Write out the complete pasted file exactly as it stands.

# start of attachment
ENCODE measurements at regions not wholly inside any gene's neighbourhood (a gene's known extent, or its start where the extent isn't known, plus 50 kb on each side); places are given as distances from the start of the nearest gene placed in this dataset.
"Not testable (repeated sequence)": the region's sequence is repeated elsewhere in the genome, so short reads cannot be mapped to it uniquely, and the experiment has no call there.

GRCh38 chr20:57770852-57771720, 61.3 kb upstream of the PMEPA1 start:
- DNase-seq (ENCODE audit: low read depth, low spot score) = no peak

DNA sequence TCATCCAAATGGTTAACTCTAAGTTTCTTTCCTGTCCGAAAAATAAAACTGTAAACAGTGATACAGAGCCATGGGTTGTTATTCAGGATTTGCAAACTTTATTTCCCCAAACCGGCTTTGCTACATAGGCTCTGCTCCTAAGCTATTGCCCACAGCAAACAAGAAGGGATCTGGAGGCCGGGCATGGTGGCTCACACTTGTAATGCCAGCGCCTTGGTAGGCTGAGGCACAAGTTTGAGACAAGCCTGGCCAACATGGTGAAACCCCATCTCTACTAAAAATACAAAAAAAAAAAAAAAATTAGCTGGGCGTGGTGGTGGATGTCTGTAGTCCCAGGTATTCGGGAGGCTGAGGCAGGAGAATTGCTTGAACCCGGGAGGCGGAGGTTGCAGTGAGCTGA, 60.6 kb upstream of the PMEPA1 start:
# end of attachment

ENCODE measurements at regions not wholly inside any gene's neighbourhood (a gene's known extent, or its start where the extent isn't known, plus 50 kb on each side); places are given as distances from the start of the nearest gene placed in this dataset.
"Not testable (repeated sequence)": the region's sequence is repeated elsewhere in the genome, so short reads cannot be mapped to it uniquely, and the experiment has no call there.

GRCh38 chr20:57770852-57771720, 61.3 kb upstream of the PMEPA1 start:
- DNase-seq (ENCODE audit: low read depth, low spot score) = no peak

DNA sequence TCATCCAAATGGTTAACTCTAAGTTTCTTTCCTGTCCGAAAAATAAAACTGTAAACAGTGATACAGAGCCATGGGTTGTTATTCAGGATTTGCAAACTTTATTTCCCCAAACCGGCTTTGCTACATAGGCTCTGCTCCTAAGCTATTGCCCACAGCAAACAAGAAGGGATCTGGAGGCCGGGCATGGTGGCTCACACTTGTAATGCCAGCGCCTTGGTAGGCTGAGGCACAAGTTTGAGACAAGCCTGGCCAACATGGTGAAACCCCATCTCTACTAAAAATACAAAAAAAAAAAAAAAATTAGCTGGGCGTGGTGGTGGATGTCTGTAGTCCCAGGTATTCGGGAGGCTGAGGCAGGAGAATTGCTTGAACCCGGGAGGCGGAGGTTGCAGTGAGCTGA, 60.6 kb upstream of the PMEPA1 start: